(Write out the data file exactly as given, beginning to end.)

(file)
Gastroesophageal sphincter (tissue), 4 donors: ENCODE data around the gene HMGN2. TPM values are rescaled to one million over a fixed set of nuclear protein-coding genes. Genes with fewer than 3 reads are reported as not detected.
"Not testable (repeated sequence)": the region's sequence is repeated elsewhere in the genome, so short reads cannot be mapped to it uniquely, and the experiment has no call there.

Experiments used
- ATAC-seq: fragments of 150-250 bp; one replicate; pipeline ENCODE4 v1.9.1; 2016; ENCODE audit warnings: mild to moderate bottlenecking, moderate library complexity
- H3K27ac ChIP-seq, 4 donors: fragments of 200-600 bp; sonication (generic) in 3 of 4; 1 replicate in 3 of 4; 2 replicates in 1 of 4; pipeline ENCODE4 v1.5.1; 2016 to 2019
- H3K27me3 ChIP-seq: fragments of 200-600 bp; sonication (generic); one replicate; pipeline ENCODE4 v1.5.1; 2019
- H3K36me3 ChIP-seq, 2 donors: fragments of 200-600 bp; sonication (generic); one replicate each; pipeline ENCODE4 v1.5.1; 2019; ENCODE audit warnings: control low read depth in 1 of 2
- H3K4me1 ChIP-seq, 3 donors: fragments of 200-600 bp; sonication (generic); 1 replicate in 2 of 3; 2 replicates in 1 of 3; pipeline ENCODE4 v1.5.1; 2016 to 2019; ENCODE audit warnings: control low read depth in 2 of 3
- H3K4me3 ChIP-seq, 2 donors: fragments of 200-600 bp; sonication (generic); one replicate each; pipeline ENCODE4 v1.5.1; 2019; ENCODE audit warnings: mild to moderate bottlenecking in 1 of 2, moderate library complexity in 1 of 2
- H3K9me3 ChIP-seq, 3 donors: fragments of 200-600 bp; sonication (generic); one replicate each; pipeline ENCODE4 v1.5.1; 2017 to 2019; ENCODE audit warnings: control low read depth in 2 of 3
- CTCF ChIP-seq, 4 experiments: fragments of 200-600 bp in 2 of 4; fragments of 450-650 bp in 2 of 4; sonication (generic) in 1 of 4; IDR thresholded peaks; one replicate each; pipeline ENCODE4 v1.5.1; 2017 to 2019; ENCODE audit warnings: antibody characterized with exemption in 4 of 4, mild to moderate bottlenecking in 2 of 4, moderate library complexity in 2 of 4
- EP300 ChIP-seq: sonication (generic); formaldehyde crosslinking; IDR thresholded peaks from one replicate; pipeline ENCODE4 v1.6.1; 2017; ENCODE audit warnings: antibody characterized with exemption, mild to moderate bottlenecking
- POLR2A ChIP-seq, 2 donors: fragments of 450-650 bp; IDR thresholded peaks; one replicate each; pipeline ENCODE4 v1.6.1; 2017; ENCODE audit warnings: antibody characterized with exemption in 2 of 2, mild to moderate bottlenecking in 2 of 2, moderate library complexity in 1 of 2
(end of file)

Gastroesophageal sphincter (tissue), 4 donors: ENCODE data around the gene HMGN2. TPM values are rescaled to one million over a fixed set of nuclear protein-coding genes. Genes with fewer than 3 reads are reported as not detected.
"Not testable (repeated sequence)": the region's sequence is repeated elsewhere in the genome, so short reads cannot be mapped to it uniquely, and the experiment has no call there.

Experiments used
- ATAC-seq: fragments of 150-250 bp; one replicate; pipeline ENCODE4 v1.9.1; 2016; ENCODE audit warnings: mild to moderate bottlenecking, moderate library complexity
- H3K27ac ChIP-seq, 4 donors: fragments of 200-600 bp; sonication (generic) in 3 of 4; 1 replicate in 3 of 4; 2 replicates in 1 of 4; pipeline ENCODE4 v1.5.1; 2016 to 2019
- H3K27me3 ChIP-seq: fragments of 200-600 bp; sonication (generic); one replicate; pipeline ENCODE4 v1.5.1; 2019
- H3K36me3 ChIP-seq, 2 donors: fragments of 200-600 bp; sonication (generic); one replicate each; pipeline ENCODE4 v1.5.1; 2019; ENCODE audit warnings: control low read depth in 1 of 2
- H3K4me1 ChIP-seq, 3 donors: fragments of 200-600 bp; sonication (generic); 1 replicate in 2 of 3; 2 replicates in 1 of 3; pipeline ENCODE4 v1.5.1; 2016 to 2019; ENCODE audit warnings: control low read depth in 2 of 3
- H3K4me3 ChIP-seq, 2 donors: fragments of 200-600 bp; sonication (generic); one replicate each; pipeline ENCODE4 v1.5.1; 2019; ENCODE audit warnings: mild to moderate bottlenecking in 1 of 2, moderate library complexity in 1 of 2
- H3K9me3 ChIP-seq, 3 donors: fragments of 200-600 bp; sonication (generic); one replicate each; pipeline ENCODE4 v1.5.1; 2017 to 2019; ENCODE audit warnings: control low read depth in 2 of 3
- CTCF ChIP-seq, 4 experiments: fragments of 200-600 bp in 2 of 4; fragments of 450-650 bp in 2 of 4; sonication (generic) in 1 of 4; IDR thresholded peaks; one replicate each; pipeline ENCODE4 v1.5.1; 2017 to 2019; ENCODE audit warnings: antibody characterized with exemption in 4 of 4, mild to moderate bottlenecking in 2 of 4, moderate library complexity in 2 of 4
- EP300 ChIP-seq: sonication (generic); formaldehyde crosslinking; IDR thresholded peaks from one replicate; pipeline ENCODE4 v1.6.1; 2017; ENCODE audit warnings: antibody characterized with exemption, mild to moderate bottlenecking
- POLR2A ChIP-seq, 2 donors: fragments of 450-650 bp; IDR thresholded peaks; one replicate each; pipeline ENCODE4 v1.6.1; 2017; ENCODE audit warnings: antibody characterized with exemption in 2 of 2, mild to moderate bottlenecking in 2 of 2, moderate library complexity in 1 of 2